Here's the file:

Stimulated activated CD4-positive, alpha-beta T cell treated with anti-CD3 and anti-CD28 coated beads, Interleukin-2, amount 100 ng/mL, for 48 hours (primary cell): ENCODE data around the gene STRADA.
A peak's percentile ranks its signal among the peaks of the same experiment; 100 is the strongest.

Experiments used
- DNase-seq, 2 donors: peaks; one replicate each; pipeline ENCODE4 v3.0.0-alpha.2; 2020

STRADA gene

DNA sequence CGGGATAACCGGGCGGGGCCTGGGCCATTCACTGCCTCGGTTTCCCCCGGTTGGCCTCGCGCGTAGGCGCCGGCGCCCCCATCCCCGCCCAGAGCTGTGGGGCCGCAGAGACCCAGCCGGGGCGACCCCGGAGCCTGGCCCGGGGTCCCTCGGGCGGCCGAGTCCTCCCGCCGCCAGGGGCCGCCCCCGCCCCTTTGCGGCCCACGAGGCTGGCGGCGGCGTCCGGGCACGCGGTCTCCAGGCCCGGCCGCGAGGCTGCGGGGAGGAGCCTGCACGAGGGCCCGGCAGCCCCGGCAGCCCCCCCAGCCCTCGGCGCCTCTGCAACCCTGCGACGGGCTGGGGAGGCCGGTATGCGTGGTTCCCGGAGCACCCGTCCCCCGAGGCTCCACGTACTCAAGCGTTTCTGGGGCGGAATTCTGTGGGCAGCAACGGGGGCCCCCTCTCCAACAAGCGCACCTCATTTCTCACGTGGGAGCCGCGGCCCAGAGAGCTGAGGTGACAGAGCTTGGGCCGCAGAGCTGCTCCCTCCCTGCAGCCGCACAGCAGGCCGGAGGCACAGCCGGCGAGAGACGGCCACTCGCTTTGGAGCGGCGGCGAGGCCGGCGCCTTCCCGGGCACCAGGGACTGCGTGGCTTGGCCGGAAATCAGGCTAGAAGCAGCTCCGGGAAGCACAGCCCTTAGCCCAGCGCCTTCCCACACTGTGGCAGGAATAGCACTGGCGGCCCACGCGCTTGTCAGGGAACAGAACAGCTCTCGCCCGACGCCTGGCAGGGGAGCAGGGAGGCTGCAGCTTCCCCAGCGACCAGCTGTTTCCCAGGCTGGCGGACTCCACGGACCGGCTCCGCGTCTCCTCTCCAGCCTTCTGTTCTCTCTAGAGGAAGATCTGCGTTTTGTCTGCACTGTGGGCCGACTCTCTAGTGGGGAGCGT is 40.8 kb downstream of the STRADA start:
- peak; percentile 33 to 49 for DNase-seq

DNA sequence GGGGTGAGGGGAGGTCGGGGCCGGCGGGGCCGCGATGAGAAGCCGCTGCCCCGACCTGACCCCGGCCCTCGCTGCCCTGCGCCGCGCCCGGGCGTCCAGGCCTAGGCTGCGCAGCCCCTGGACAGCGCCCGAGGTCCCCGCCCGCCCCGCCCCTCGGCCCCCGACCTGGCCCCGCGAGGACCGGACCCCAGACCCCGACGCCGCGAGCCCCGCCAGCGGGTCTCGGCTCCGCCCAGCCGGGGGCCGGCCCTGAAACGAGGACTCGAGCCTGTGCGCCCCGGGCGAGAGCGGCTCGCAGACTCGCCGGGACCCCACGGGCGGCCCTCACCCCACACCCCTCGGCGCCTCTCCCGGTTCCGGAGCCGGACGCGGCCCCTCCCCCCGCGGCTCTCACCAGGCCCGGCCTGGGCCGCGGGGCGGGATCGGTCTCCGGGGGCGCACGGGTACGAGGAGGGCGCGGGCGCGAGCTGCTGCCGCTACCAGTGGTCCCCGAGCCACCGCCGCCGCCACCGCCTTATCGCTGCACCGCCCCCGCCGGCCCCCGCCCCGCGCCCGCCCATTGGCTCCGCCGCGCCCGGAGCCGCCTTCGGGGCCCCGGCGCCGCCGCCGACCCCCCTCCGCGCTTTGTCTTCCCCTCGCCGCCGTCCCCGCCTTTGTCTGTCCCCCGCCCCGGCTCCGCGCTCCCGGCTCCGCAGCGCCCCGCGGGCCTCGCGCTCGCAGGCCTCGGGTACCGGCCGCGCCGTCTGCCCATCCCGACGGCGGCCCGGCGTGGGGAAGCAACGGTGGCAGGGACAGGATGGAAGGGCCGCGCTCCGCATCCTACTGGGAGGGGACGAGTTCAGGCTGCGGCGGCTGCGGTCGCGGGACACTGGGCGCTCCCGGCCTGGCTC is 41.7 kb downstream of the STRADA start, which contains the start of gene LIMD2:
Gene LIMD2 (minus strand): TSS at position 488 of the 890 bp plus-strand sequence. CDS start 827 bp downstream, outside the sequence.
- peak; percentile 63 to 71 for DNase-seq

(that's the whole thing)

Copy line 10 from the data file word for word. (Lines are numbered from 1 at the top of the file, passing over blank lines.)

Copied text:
- peak; percentile 63 to 71 for DNase-seq